Nvidia's board partners have seemingly begun to distribute their RTX 2060 12GB cards to etailers and retailers, though not so much in the US. While it's unlikely to rank among the best graphics cards, a Chinese etailer already has two new Colorful RTX 2060 12GB models up for grabs, the Ultra White and the BattleAx Deluxe. Since these designs were previously only available on RTX 3000-series cards, it is likely that Colorful reused existing cooling solutions for the re-release of the RTX 2060. A third card that's referred to as the Colorful GeForce RTX 2060 model also joins the fray, offering a dual-fan cooling solution.
The Ultra White and BattleAx Deluxe cater to slightly different audiences, though it's mostly a matter of aesthetics. As indicated by the name, the Ultra White is predominantly white with some color accents — including some iGAME branding bars in yellow. It has two larger fans on the edges of the card, with a smaller center fan. The BattleAx uses a more traditional color scheme consisting of a dark grey/black shroud with red accents. It also has three fans, but all three fans are the same size.
The Ultra White is positioned as the premium offering, featuring amenities such as an OC button for automatic overclocking. That will bring maximum boost clocks up to 1,695 MHz from the 1,650 MHz reference clock — not a massive overclock by any means. The BattleAx and the vanilla RTX 2060 12GB stick with pure reference clocks.
|Row 0 - Cell 0||RTX 2060 12GB Ultra White||RTX 2060 12GB BattleAx||RTX 2060 12GB||RTX 2060 Founders' Edition (2019)|
|Core Clocks (Boost)||1,695 MHz||1,650 MHz||1,650 MHz||1,650 MHz|
|Memory Subsystem||12GB GDDR6 @ 14Gbps||12GB GDDR6 @ 14Gbps||12GB GDDR6 @ 14Gbps||6GB GDDR6 @ 14Gbps|
|I/O||1x HDMI, 1x DisplayPort, 1x DVI-D||1x HDMI, 1x DisplayPort, 1x DVI-D||1x HDMI, 1x DisplayPort, 1x DVI-D||2x DisplayPort, 1x HDMI, 1x DVI-D, 1x USB 3.0 Type-C|
|Price||$675||$643||$627||$349 (Launch MSRP)|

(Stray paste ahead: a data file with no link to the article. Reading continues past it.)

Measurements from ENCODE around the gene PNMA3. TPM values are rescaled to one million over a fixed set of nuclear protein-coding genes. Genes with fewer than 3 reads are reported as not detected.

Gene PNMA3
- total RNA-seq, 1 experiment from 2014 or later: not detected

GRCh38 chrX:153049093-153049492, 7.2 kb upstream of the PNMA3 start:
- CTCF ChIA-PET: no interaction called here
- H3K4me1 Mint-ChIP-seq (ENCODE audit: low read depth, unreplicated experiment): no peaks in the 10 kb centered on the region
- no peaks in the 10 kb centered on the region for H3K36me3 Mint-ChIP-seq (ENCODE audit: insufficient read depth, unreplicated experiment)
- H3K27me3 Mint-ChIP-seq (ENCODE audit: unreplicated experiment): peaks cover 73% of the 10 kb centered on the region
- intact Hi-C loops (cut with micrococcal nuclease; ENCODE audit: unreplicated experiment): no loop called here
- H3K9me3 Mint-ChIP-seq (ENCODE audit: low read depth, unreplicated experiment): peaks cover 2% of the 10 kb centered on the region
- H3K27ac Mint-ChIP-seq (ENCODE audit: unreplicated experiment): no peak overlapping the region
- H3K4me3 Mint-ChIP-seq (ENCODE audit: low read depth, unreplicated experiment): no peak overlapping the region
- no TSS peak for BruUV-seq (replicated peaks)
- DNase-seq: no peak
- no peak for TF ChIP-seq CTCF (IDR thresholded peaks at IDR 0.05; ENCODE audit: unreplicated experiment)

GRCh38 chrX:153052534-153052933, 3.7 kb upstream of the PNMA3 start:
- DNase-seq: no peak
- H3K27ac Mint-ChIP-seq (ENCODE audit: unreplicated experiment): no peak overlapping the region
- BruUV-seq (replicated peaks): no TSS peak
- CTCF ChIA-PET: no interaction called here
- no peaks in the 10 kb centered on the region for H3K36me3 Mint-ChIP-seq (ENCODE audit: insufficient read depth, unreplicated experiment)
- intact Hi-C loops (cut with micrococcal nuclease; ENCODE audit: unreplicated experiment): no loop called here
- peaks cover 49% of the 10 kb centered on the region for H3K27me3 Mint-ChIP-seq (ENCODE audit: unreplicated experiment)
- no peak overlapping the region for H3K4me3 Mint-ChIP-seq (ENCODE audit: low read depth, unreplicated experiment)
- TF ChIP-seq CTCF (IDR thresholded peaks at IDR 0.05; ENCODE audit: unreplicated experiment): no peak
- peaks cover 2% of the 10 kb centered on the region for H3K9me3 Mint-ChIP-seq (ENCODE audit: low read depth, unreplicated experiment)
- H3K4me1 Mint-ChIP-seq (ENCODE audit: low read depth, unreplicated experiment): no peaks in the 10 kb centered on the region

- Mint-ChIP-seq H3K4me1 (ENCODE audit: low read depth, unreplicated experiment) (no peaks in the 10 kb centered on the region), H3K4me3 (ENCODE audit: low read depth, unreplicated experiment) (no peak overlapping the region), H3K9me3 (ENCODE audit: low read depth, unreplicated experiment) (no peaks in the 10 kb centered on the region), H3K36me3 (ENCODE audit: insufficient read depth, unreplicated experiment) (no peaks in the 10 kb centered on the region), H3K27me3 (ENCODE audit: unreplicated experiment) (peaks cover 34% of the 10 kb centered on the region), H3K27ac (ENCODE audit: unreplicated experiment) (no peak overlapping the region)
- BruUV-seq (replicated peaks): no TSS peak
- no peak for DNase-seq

All three Colorful cards feature the same single HDMI, DisplayPort, and DVI-D connectivity, the latter being something of a rarity these days. Note also that Nvidia's push for VirtualLink is all but dead, even in cards that once supported it, so none of the Colorful cards include the extra connector.
In terms of pricing, while it might be fun to think of this as a resurrection of sorts for the RTX 2060, the mere existence of these cards as we enter 2022 — three years after the RTX 2060 first launched — stands as a perfect indicator of just how bad the current state of the graphics card market really is.
The RTX 2060 6GB originally sold for $349 in early 2019, and later variants dropped the starting price to just $299 (to compete with the RX 5600 XT). Now, GPU prices on eBay put both of those cards right around the $570 mark. Not surprisingly, then, the Colorful 12GB models come in above that: $627 on the cheapest model (the vanilla RTX 2060 12GB), $643 for the BattleAx, and $675 for the Ultra White version, That's just shy of a 100% premium on three-years-old graphics technology, albeit with double the VRAM.
As we discussed in the initial RTX 2060 12GB launch articles, many of the GPU manufacturers appear to be targeting miners with the new offering. That's strange, considering the mining performance will be relatively mediocre. We managed around 33 MH/s on the reference 2060 6GB after tuning, as you can see on our best mining GPUs list. Doubling the memory won't do anything to mining performance, as mining needs bandwidth more than capacity. Even stranger is that most of the 12GB 2060 cards are launching in China, which has been working hard to ban any cryptocurrency mining operations.
Perhaps there are gamers in China willing to pay the higher premium for more VRAM. More likely, these GPUs will eventually find their way into other markets, probably going into the crypto mines to toil away crunching hashes as long as possible. Just because China has banned mining doesn't mean the big Chinese mining farms can't relocate to other countries. That appears to be happening as the Bitcoin network hashrate is near its all-time high, while Ethereum's hashrate has mostly trended upward throughout 2021, with a short-lived dip in the May–July period.
If you're looking for a new graphics card, our advice continues to be exercising patience. Eventually, things will settle down and prices will start to get back to normal. It might take until the end of 2022, or even early 2023, but by then we'll also likely be looking at Intel Arc, Nvidia RTX 40-series, and AMD RX 7000-series cards that will all make the RTX 2060 12GB look rather pathetic.